Portland/ Arts & Culture
AI Assisted Icon
Published on February 23, 2024
Pacific Northwest and Yakama Nation Mourn the Loss of Esteemed Elder Ted Strong at 76Source: Columbia River InterTribal Fish Commission Org Official Website

The Pacific Northwest mourns the loss of a revered Indigenous leader this week. Ted Strong, a Yakama Nation elder, passed away at the age of 76 on Jan. 30, 2024. Loved and respected across numerous tribal communities, Strong's death was met with profound sorrow evidenced by the honor song sung at the Affiliated Tribes of Northwest Indians Winter Convention, reported OPB.

Strong's immeasurable dedication to his community and environment saw him wear multiple hats during his lifetime. Notably, Strong served as Executive Director of the Columbia River Inter-Tribal Fish Commission (CRITFC), where he worked diligently to not only strengthen tribal sovereignty but also to passionately advocate for the restoration of salmon, a cause close to the hearts of his people. This effort was particularly poignant as he directed staff to create a restoration plan for upriver salmon that was subsequently presented to Congress, OregonLive documents.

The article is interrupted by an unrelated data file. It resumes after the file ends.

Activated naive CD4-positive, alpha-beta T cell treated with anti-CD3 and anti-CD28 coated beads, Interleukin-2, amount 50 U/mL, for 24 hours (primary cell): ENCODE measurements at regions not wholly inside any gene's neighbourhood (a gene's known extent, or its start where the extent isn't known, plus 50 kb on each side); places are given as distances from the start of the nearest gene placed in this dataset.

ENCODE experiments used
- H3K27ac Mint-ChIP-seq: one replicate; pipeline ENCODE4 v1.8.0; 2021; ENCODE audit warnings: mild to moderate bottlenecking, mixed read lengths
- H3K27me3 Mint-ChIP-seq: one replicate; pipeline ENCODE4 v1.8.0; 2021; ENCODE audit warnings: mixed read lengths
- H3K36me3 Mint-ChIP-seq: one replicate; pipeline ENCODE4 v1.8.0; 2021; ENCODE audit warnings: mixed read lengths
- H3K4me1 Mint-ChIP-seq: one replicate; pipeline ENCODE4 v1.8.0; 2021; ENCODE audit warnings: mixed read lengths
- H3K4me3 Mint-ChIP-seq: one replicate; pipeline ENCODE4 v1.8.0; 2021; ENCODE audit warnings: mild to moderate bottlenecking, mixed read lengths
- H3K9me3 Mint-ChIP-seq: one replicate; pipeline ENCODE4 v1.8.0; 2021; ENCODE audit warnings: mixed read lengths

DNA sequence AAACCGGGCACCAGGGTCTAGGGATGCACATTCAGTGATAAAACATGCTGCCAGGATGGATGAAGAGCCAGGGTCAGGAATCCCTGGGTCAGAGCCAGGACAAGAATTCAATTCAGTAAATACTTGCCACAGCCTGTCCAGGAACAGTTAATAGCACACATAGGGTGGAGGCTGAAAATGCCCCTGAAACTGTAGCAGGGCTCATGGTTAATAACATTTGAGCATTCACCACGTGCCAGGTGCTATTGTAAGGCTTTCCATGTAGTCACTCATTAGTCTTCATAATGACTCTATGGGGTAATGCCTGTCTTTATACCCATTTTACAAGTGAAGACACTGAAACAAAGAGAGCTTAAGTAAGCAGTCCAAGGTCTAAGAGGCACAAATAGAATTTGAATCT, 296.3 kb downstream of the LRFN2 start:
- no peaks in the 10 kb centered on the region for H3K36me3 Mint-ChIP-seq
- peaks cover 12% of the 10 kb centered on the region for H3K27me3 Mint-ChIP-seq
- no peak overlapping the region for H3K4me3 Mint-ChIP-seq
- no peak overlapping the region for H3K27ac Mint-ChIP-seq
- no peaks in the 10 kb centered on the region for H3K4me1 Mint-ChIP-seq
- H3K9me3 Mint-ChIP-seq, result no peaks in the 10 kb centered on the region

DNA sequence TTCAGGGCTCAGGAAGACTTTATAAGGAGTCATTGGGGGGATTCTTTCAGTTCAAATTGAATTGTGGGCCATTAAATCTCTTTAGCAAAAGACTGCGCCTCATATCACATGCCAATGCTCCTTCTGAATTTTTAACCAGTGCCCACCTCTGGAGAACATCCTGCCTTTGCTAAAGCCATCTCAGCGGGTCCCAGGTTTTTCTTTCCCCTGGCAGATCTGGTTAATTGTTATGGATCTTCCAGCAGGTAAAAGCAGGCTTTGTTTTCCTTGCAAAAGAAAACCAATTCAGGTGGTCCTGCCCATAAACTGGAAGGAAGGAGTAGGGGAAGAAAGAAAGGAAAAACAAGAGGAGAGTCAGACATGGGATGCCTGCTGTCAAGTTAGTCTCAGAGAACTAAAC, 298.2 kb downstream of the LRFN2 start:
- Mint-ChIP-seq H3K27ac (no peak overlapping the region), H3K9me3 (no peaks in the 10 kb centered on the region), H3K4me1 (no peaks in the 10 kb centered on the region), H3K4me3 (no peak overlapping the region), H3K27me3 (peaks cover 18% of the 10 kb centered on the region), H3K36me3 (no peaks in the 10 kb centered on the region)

Apart from his notable role at CRITFC, Strong's contributions spanned across the judicial and housing sectors within the Yakama Nation. He served as the chief judge of the Yakama Tribal Court and was a guiding force as the director of the Yakama Tribal Housing Authority. His most recent tenure included serving as vice president of corporate responsibility at the Yakama Chief Hops Association, as detailed by KIMA Action News.

Laura Berg, public information manager at the CRITFC from 1981 to 1996, reflected on Strong's influence, telling OregonLive, "He was deeply imbued with the tribal culture and spiritual values and he wanted the staff, both Native and non, to really understand it and have it inform our work in a way it hadn't until he got there." Strong's vision was to interweave traditional values with contemporary conservation efforts, showcasing his exceptional ability to bridge cultural understanding and ecological stewardship.

The legacy of Ted Strong extends far beyond his administrative roles; he was a leader, husband, father, and grandfather whose impact would continue to be felt across generations. His unwavering commitment to the betterment of his community and the environment exemplifies a lifetime of meaningful activism and leadership. The Yakama Nation and its neighboring communities have lost not merely a leader but a visionary whose life's work will resonate for years to come.